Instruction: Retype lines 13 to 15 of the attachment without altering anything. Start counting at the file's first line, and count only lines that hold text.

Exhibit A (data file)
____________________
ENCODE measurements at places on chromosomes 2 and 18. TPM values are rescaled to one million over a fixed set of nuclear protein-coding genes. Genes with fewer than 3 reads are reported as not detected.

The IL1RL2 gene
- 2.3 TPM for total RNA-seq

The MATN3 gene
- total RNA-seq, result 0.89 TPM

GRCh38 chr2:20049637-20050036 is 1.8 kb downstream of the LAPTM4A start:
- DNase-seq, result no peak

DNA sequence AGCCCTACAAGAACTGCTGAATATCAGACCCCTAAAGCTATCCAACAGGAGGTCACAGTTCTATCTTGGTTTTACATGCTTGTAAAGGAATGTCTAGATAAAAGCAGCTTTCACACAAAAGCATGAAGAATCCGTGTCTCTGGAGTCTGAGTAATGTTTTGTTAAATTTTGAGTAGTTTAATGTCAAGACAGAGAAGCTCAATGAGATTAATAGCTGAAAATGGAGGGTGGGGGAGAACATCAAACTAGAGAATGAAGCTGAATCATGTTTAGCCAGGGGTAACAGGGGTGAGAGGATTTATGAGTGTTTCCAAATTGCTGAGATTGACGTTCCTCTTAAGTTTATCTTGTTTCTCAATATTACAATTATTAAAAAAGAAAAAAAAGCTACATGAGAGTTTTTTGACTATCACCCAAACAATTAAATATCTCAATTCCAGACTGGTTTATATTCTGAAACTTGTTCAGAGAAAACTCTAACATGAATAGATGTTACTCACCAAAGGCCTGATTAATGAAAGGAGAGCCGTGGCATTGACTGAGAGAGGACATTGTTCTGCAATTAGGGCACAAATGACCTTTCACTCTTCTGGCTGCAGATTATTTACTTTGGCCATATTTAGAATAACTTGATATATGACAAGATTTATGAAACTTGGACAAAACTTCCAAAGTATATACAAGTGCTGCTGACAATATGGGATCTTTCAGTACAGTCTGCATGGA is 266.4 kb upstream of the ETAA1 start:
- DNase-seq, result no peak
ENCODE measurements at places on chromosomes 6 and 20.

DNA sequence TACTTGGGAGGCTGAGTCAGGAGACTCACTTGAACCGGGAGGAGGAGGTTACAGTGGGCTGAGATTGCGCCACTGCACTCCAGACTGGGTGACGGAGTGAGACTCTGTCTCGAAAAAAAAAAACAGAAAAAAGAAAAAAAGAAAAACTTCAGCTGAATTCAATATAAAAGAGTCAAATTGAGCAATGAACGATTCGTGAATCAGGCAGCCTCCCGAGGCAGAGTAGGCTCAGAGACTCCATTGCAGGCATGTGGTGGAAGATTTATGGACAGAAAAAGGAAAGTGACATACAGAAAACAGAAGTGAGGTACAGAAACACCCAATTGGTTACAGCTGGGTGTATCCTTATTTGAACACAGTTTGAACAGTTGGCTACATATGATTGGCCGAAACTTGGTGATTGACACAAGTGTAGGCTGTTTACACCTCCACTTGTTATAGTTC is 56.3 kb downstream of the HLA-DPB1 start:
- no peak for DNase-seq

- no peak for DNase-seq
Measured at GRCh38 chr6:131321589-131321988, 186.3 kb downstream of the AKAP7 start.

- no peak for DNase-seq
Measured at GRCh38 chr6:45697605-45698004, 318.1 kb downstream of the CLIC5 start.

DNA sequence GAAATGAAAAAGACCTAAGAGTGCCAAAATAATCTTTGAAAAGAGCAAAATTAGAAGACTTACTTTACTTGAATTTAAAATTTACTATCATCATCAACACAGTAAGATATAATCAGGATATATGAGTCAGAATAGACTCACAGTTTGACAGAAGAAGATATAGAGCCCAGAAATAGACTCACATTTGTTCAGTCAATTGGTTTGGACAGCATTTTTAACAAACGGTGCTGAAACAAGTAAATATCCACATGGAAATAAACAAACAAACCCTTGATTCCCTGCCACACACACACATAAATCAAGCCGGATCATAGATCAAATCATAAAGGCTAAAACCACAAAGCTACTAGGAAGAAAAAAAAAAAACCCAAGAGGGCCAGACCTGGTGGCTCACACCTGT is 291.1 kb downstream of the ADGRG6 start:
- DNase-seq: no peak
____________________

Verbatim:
- no peak for DNase-seq
Measured at GRCh38 chr6:131321589-131321988, 186.3 kb downstream of the AKAP7 start.

- no peak for DNase-seq